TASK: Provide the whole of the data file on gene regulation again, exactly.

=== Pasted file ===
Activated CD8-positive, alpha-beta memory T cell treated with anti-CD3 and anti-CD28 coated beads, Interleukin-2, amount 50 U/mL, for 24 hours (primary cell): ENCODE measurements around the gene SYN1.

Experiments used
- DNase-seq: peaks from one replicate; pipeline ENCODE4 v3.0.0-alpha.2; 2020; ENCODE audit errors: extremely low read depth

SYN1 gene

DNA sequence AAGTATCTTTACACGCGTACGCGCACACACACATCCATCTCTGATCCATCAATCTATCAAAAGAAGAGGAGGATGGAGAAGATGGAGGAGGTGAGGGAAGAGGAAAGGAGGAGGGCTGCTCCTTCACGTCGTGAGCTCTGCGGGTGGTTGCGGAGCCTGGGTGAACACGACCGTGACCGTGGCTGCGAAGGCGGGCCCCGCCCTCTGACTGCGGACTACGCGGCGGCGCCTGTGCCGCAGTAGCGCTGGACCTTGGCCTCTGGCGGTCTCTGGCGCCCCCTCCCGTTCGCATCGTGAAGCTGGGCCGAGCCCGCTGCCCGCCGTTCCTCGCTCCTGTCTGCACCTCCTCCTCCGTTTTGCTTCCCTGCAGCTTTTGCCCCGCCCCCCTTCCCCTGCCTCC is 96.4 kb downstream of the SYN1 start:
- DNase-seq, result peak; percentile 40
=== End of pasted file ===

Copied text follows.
Activated CD8-positive, alpha-beta memory T cell treated with anti-CD3 and anti-CD28 coated beads, Interleukin-2, amount 50 U/mL, for 24 hours (primary cell): ENCODE measurements around the gene SYN1.

Experiments used
- DNase-seq: peaks from one replicate; pipeline ENCODE4 v3.0.0-alpha.2; 2020; ENCODE audit errors: extremely low read depth

SYN1 gene

DNA sequence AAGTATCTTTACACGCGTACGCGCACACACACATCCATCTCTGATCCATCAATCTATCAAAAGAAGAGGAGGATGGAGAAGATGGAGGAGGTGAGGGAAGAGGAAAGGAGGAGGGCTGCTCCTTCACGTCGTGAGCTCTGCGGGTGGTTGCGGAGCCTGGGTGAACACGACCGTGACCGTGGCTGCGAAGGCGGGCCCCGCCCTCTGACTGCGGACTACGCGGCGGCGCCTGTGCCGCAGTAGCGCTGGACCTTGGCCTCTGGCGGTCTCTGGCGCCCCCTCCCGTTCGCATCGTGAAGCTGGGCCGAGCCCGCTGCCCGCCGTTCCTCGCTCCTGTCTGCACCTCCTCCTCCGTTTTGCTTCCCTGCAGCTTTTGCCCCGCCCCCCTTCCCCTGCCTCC is 96.4 kb downstream of the SYN1 start:
- DNase-seq, result peak; percentile 40